Enjoy yourself today, Trig. Have fun! Get drunk (on purpose this time)! We can hardly wait for 15 years from now, when you will finally be able to vote and will be sent off by your mother’s junta to fight the Union in the Great Alaska War. It’ll be quite a loss. You’re the smartest one in that family.

    It was a high because literally the entire Internet was talking about it. It was a low because, even the web draws the line at making fun of mentally disabled kids (never mind the comments on Youtube and FoxNews.com). Palin’s people, fresh from rallying against CBS for jokes David Letterman made on the former governor, successfully persuaded several advertisers from placing ads on Wonkette and somewhere along the way Layne removed the post and apologized:

    A post on this page satirizing Sarah Palin using her baby as a political prop was very badly done and sounded like the author was mocking the child and not just Sarah Palin/Sarah Palin’s followers.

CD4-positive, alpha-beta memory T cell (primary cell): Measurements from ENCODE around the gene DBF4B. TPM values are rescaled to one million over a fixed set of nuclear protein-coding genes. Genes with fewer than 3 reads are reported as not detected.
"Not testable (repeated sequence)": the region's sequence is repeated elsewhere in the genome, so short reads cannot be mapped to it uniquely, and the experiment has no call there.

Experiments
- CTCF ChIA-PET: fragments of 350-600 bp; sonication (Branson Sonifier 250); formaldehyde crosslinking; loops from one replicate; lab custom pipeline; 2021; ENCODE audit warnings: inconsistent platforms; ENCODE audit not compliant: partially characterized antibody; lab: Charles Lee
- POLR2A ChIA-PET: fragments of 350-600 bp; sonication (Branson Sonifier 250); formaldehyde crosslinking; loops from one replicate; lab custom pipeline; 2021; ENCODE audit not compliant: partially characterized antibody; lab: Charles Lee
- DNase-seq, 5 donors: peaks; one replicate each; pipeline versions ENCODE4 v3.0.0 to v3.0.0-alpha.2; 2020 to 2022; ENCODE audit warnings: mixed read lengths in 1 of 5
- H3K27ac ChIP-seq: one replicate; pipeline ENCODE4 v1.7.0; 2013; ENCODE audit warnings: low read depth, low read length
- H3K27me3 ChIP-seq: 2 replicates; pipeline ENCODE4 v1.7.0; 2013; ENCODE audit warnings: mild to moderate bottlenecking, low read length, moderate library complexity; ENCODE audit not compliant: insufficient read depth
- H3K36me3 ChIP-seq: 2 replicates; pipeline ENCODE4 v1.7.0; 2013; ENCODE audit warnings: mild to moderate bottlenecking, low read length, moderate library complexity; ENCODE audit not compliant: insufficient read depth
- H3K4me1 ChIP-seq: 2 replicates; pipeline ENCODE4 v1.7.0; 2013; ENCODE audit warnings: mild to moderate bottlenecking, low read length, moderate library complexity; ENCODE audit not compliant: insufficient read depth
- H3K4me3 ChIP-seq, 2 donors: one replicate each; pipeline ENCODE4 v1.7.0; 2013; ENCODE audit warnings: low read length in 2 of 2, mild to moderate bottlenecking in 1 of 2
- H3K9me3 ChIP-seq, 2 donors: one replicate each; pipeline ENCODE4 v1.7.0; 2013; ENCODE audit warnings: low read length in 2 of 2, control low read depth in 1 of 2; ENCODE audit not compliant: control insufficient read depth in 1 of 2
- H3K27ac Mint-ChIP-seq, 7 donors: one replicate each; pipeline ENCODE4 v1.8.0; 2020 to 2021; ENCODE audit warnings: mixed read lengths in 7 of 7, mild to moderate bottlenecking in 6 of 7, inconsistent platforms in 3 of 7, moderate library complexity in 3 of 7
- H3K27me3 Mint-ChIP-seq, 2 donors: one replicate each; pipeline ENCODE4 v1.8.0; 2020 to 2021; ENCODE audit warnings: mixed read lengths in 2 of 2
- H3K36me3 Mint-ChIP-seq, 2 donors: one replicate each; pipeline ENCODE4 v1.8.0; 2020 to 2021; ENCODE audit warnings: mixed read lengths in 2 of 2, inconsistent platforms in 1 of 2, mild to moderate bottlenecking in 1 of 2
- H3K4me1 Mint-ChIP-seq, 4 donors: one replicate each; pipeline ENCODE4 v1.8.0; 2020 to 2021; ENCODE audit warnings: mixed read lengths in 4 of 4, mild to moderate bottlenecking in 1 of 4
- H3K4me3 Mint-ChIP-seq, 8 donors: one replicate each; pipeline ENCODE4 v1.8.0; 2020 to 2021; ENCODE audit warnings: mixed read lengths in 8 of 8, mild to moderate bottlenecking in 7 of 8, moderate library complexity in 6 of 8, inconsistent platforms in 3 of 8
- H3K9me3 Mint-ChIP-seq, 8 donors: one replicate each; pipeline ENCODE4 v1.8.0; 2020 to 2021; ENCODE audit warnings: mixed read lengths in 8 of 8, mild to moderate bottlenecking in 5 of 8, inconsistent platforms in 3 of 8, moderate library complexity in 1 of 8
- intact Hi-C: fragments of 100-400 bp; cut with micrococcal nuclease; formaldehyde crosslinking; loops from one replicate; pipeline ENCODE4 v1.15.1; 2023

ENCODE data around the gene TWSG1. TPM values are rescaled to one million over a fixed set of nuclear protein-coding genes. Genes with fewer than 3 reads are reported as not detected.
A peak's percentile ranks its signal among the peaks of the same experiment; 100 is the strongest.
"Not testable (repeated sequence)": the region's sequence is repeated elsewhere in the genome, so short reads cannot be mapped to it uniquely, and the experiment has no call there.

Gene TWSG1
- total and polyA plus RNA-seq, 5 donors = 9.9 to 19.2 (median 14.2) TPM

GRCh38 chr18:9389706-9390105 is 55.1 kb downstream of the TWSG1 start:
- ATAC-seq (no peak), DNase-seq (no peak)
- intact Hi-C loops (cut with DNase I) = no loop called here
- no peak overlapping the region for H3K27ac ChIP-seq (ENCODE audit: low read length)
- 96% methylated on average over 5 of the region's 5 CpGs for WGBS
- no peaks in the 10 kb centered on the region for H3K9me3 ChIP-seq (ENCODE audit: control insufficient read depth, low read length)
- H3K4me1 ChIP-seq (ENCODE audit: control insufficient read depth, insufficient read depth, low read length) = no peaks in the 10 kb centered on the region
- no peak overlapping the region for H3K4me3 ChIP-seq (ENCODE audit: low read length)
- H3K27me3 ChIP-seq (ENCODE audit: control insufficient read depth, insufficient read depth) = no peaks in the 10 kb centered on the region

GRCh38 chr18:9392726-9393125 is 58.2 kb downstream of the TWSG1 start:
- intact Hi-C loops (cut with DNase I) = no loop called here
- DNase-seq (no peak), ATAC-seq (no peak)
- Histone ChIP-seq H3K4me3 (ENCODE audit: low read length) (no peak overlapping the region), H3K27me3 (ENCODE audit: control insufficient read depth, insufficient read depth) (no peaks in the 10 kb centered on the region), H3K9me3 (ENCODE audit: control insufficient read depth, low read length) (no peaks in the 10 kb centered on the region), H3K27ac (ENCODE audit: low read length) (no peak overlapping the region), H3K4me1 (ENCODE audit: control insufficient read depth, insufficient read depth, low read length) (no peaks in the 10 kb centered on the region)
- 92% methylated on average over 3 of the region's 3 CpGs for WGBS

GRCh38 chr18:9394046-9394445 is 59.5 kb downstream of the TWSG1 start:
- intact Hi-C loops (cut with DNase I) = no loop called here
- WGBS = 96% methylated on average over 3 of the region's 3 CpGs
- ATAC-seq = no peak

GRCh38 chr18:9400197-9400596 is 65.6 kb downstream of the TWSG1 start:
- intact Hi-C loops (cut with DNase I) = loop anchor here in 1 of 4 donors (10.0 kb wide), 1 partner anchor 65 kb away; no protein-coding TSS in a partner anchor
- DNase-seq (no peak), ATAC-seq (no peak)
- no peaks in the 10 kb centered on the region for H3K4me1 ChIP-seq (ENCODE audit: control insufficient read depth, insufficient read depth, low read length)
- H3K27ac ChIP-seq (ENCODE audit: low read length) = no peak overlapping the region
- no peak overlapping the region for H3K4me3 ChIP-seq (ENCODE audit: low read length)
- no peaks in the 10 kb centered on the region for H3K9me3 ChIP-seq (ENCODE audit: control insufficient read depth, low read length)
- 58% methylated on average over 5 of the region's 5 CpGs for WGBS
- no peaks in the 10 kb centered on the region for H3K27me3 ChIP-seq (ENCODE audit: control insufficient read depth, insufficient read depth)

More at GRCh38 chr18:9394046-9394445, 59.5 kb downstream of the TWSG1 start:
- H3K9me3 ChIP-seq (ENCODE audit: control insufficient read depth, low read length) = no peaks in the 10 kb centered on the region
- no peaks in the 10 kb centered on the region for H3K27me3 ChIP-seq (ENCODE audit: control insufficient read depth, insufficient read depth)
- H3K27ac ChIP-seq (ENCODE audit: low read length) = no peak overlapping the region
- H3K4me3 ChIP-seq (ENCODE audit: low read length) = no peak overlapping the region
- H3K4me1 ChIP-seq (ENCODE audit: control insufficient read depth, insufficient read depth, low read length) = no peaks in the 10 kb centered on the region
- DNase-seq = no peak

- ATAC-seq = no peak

The writer, Jack Stuef, has apologized for it. And we have decided to remove the post as requested by some people who have nothing to do with Sarah Palin, but who do have an interest in the cause of special needs children. We apologize for the poor comedic judgment.

    Layne, like most creative people, seemed to have become bored of the grind of covering politics online. I wouldn’t know first hand because we don’t talk. Why would we? Who wouldn’t be exhausted making fun of the clown car of politics day after day year after year? On the web. Nowadays.

    Great writers and editors on the web are a dime a dozen. But great blogs are rare. Wonkette under Layne was old school blogging– a disdain for SEO, a commitment to creativity, and one simple rule: be funny.

    LOLs are not a dime a dozen. They’re as hard to earn honorably as pageviews. And to attempt to get both every day year after year is something no one has been able to do for very long without losing their minds.

    We need Layne’s mind for a little longer, which is why I’m glad he gave up the ghost.

    Good luck, new nice lady who took over.

    And good luck Ken.

    Denton should give you Gawker.

    </wonkette>

    top illustration by Matthew Green